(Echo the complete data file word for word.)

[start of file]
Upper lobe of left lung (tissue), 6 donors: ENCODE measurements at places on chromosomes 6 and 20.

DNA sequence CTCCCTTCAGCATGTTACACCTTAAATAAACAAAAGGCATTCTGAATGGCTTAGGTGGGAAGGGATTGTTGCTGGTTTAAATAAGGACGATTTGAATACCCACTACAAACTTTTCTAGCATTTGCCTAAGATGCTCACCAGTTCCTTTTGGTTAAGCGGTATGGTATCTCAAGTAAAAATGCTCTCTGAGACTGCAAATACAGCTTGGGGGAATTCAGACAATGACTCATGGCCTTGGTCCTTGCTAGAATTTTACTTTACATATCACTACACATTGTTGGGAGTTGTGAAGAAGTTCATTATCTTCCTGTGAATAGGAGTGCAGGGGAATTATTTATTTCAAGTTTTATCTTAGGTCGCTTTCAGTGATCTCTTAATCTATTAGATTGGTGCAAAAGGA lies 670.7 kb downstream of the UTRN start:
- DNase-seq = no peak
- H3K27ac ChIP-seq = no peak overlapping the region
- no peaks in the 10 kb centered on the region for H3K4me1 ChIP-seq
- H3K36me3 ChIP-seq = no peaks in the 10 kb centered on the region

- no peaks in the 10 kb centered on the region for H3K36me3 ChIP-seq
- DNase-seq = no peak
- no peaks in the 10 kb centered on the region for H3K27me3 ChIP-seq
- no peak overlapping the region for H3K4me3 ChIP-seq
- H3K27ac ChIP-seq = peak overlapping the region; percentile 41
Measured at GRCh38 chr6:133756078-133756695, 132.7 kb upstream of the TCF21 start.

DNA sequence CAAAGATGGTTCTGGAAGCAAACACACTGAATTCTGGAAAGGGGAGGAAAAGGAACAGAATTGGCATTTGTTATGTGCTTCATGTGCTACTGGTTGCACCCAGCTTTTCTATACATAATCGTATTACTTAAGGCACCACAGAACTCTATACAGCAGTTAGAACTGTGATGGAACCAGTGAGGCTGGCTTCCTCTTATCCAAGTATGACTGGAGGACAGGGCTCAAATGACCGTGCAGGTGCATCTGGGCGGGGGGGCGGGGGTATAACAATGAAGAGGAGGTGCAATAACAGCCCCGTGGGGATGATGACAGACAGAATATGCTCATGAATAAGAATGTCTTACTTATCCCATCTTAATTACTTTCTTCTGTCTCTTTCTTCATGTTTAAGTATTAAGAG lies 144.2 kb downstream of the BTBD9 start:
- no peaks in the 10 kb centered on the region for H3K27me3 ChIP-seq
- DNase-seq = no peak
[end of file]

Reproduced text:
Upper lobe of left lung (tissue), 6 donors: ENCODE measurements at places on chromosomes 6 and 20.

DNA sequence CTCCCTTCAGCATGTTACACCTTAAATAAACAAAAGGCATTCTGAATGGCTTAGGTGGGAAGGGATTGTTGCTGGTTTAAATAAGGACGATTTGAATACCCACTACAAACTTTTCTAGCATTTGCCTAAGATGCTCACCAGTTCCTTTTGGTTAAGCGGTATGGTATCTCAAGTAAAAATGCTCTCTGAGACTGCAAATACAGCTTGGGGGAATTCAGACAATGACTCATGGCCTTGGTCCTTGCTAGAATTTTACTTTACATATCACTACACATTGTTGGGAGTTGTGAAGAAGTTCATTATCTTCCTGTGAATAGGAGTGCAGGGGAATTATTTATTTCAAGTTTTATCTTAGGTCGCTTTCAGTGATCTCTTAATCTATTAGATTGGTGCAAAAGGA lies 670.7 kb downstream of the UTRN start:
- DNase-seq = no peak
- H3K27ac ChIP-seq = no peak overlapping the region
- no peaks in the 10 kb centered on the region for H3K4me1 ChIP-seq
- H3K36me3 ChIP-seq = no peaks in the 10 kb centered on the region

- no peaks in the 10 kb centered on the region for H3K36me3 ChIP-seq
- DNase-seq = no peak
- no peaks in the 10 kb centered on the region for H3K27me3 ChIP-seq
- no peak overlapping the region for H3K4me3 ChIP-seq
- H3K27ac ChIP-seq = peak overlapping the region; percentile 41
Measured at GRCh38 chr6:133756078-133756695, 132.7 kb upstream of the TCF21 start.

DNA sequence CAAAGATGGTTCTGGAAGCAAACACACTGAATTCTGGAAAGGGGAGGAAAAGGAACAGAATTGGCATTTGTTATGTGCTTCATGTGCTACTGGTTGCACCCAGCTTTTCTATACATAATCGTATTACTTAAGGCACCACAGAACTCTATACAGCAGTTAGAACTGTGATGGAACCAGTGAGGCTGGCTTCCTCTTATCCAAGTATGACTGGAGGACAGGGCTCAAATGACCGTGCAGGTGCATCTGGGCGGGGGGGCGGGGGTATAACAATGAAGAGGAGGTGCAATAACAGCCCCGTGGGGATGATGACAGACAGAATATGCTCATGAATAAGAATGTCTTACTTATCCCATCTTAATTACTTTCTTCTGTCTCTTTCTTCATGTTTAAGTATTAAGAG lies 144.2 kb downstream of the BTBD9 start:
- no peaks in the 10 kb centered on the region for H3K27me3 ChIP-seq
- DNase-seq = no peak